Where you live has a huge impact on the kind of employment opportunities available to you. The Regional Plan Association, an urban advocacy organization based in the New York metropolitan area, created a map highlighting how access to jobs varies across cities and even neighborhoods around New York. It shows how jobs are distributed in the region, by industry and by the education level required for the job (as measured by U.S. Census data). And boy, do even a few miles make a huge difference in how much access you have to employment.
For instance, if you live in Hoboken, New Jersey, and want to spend an hour or less commuting by public transportation and walking, there are around 3.2 million jobs that you could feasibly get to–in hospitality, health care, finance and more–mostly in Manhattan, Newark, and surrounding towns. If you have a car, that number goes up to more than 4.9 million. If you live in Hunts Point in the Bronx, and want an hour’s commute by public transit, the number dips dramatically, to 2.1 million jobs–almost entirely confined to the Bronx, Manhattan, and the upper portion of Queens.
And even though Manhattan has arguably the best public transportation network in the country, it’s not spread out equally across the island. Live at the tip of Washington Heights? Good luck getting anywhere farther south than the Upper West Side in less than half an hour. Depending on where you live in Washington Heights, there may be fewer than 300,000 jobs available to you for that commute. Live in Alphabet City on the East Side and want a nice half hour commute? Best to confine yourself to downtown and Midtown East–where some 1.6 million jobs await. Whereas if you live in Tribeca, you have access to almost 2.5 million jobs across most of Manhattan, plus parts of downtown Brooklyn, Long Island City, and New Jersey in under a half an hour by public transit. (Needless to say, you still have far more options anywhere in the walkable, mixed-use urban density of Manhattan than in a suburb like Bloomfield, New Jersey, where the same transit commute would reach just 27,000 jobs.)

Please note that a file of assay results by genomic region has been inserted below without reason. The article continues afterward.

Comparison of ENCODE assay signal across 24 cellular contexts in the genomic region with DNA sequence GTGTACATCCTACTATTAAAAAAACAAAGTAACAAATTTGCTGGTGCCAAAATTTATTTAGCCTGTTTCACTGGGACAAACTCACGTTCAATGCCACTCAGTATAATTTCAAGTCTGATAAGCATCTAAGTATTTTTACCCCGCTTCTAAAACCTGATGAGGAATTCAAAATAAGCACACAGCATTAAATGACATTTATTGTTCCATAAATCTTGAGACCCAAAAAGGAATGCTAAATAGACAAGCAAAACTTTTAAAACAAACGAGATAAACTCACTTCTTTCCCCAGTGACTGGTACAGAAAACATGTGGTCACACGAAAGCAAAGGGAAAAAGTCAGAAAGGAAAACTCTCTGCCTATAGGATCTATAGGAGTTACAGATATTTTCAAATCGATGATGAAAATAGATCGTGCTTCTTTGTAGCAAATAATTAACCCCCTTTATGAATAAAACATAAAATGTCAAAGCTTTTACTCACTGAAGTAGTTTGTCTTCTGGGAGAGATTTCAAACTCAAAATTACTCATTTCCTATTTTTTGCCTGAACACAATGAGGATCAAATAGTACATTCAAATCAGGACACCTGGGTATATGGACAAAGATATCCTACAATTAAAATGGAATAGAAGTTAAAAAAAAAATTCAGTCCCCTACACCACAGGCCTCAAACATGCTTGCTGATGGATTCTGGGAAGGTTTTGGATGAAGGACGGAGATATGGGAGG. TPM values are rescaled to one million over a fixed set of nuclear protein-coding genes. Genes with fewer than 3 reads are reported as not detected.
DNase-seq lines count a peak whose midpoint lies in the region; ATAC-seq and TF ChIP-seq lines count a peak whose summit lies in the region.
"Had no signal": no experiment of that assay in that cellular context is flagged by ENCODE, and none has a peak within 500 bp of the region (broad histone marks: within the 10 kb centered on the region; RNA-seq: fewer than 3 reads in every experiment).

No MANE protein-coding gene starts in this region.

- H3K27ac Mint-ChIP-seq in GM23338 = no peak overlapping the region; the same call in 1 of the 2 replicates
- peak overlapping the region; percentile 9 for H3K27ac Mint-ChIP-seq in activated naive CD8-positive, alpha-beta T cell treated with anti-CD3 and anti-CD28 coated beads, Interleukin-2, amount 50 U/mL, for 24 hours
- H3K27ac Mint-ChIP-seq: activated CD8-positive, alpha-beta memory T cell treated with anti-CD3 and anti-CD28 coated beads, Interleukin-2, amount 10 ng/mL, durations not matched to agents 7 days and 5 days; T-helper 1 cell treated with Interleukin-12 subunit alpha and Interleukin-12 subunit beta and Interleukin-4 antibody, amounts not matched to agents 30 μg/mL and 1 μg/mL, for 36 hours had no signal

Being able to secure a reasonable daily commute isn’t a trivial matter. Studies have found commuting makes people anxious and unhappy, especially those folks who commute between an hour and 90 minutes each way. It’s bad for your health, and even bad for your marriage.
The map underscores how much certain factors can impact our employment choices, whether it’s having a car, living in a neighborhood that’s well served by transit, working in a certain industry, or being able to take a job that requires a bachelor’s degree. Even moving the starting point of your commute a few blocks away can cause the number of jobs available to change by a few hundred thousand. Compare this map to some of RPA’s other maps, like discretionary income (income after housing, transportation, and taxes) and access to schools, and an even more complex picture emerges about how geography affects our lives.